With Find the Gnome 2 released, a lot of that pressure has had a relieve. So here is a new article on my view on game dev: why are games like they are today?
Why are games like they are today?
First, this video from Josh Strife Hayes:
First, let me be clear: this guy is one of the best critics out there. Has a hearth of gold, points out the real issues, and even provides solutions.
He addresses the following things in this video
- Increase in popularity of gaming
- New options (of updating your games) becoming available
- Birth of various addictive and misleading gameplay features
- More emphasis on content that makes money (than on good fun gameplay)
- More power to ‘marketeers’ in game dev companies, thus pushing previous mentioned gameplay
- Game dev companies being ultimately about generating the most money possible
I have also written a ton on the advances in the game dev industry. And contemplated at why things are like they are today.
Josh makes a couple of very good points. From a player perspective, from the game design perspective and from the marketeer / ‘big money’ perspective.
But there is more to this. People are people in that they try to make ‘things work’ in life and use the path of the least resistance. However there are also people (like me) that have less nefarious intentions. I insist in that I have ‘a backbone’ or ‘a vision’ and don’t want to make as much money as possible. And are just looking to do cool things and/or advance the industry forward. You can see this yourself in how I make my games and how I treat the people I do business with.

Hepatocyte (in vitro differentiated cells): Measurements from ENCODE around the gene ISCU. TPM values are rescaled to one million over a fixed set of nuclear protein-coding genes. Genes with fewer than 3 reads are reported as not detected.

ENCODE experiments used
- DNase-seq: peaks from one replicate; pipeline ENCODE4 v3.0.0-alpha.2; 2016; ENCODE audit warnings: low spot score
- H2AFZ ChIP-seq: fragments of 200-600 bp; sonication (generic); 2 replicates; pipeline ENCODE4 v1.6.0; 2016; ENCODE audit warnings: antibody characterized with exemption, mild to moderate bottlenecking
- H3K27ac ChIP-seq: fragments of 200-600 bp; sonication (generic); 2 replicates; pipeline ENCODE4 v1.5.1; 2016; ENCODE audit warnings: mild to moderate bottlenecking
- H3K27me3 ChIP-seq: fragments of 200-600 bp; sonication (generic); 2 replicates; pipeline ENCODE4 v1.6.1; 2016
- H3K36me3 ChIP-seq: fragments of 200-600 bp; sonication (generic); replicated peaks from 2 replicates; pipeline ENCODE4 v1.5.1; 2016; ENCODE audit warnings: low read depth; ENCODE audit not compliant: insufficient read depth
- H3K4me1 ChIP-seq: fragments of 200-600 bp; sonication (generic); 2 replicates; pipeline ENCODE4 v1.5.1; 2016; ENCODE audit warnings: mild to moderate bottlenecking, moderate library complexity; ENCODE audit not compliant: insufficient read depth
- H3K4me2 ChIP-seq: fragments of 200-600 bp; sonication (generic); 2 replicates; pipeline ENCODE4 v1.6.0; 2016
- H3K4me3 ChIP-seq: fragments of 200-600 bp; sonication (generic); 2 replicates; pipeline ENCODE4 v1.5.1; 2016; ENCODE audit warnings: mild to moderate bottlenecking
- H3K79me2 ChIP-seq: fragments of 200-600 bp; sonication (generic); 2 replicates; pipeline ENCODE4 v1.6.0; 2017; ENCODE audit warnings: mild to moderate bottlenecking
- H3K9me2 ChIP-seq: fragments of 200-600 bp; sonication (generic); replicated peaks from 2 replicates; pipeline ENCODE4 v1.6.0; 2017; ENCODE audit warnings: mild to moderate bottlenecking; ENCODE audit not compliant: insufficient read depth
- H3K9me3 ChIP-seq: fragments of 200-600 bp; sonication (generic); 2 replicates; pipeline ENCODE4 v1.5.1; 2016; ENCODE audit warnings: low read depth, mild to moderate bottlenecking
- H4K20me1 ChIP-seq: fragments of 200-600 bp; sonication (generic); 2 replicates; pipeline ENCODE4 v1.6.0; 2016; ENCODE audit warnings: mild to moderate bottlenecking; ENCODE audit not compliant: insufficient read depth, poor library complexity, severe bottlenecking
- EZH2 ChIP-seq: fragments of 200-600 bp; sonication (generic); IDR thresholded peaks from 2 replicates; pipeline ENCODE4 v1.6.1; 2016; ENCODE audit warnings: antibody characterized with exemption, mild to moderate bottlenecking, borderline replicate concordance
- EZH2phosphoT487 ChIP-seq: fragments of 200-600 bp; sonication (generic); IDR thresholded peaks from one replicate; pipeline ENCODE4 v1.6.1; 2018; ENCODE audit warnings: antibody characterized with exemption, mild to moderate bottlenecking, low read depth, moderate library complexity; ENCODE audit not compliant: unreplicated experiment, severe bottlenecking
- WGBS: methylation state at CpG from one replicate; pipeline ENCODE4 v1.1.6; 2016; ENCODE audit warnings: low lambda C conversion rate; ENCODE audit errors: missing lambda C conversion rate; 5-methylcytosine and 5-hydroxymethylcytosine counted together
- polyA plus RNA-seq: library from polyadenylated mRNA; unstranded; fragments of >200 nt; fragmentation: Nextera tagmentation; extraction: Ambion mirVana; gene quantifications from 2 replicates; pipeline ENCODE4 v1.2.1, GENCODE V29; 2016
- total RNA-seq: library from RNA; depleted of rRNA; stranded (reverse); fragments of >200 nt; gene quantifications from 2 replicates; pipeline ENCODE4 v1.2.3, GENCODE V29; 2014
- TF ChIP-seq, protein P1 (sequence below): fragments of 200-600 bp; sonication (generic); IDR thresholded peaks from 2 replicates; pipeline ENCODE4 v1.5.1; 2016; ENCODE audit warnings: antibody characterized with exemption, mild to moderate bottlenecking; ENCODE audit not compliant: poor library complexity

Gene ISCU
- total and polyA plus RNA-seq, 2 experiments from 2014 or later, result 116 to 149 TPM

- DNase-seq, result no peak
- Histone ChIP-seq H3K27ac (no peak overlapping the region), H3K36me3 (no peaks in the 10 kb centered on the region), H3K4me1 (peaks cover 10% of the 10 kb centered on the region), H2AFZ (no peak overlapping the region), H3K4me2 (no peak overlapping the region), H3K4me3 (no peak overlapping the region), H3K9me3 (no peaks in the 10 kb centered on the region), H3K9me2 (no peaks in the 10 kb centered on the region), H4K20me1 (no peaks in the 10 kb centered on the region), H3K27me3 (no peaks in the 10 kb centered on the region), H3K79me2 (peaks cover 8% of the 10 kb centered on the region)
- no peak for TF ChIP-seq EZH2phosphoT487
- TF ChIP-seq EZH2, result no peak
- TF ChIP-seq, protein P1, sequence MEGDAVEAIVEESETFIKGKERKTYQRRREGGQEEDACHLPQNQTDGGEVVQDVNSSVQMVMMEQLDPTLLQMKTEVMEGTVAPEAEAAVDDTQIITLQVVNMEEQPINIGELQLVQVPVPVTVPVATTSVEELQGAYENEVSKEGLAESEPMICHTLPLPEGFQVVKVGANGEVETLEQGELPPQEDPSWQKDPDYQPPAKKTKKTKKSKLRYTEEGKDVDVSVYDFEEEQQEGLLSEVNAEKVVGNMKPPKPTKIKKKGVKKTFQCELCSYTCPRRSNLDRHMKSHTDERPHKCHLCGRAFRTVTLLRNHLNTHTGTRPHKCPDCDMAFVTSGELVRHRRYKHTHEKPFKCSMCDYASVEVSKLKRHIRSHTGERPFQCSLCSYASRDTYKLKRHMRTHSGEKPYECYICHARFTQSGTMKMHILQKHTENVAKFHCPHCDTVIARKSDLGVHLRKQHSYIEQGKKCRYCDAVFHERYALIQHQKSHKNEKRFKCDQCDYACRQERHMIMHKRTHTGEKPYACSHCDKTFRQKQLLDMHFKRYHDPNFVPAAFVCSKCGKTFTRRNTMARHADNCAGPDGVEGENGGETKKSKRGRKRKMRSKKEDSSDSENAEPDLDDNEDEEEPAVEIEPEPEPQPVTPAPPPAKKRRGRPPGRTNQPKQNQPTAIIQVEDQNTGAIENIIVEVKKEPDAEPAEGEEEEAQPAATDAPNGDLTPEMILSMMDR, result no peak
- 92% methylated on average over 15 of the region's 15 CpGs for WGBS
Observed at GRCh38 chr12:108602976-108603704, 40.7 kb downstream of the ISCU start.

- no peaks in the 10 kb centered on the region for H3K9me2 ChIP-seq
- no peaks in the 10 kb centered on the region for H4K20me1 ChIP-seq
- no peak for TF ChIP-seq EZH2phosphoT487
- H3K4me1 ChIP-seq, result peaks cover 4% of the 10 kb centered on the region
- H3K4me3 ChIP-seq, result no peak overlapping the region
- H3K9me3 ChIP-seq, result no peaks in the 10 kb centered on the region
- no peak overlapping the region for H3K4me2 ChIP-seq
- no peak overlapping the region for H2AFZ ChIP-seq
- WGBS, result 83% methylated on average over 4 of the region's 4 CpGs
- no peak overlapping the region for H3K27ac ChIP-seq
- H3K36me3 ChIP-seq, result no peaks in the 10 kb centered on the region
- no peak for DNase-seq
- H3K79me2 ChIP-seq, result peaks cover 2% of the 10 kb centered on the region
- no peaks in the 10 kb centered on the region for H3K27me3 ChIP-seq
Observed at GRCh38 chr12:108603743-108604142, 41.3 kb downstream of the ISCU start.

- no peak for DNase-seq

Yes I need my business to generate money to sustain myself. Let that be clear. And I want to get a bit more so I can invite other fun people to be around me and let them share. But there is a limit to where I want to go. One of those limits is when you don’t respect a persons most precious resource on earth: his time.
Josh does hint on ‘some games making less money because they don’t monetize that heavy’. I think that a lot of these game dev companies didn’t do this because they don’t want to do that. Its not that they ‘forgot’ about that heavy monetization is a possibility, or that they lack the technical know-how. Its about having the right priorities. Yes there are a lot of people that are in here for the money only… but hey, isn’t that a problem of life itself?
In the past years, I produced a few articles myself on this issue. Here are these articles on that (ordered in time). It tries to shed a perspective from a developer point of view:
- 2019 Early access in gaming: Agile business development in AAA gone wrong
- 2019 The game industry seems to ignore Agile development, but can they?
- 2019 I keep thinking about Agile
- 2019 Continues updates (or: after-launch support)
- 2020 The Decade in Games
- 2021 Iterative game dev
So… and… what now?
I really like thinking about this subject. Its a combination of a few cool topics that i like: game dev, self improvement, having meaningful and interesting work (as a game dev), enabling more fun games by having enough income to sustain building games, giving gamers fun and good games to play.
I am going to think a bit more about this. Maybe write another article on this subject? I have seen a lot more of the game dev and indie game dev scene in the last year (now corona isn’t that big of an issue anymore). And I have seen a lot of cool stuff happening. That would be an interesting starting point…
I would invite other devs to join in on the discussion. Through your own blogs, video blogs, platforms and whatever. And together look at what is happening here.
Edit: I posted this on reddit… and it got removed. Im sorry for that, folks at reddit. Still all devs are invited to join in on the discussion.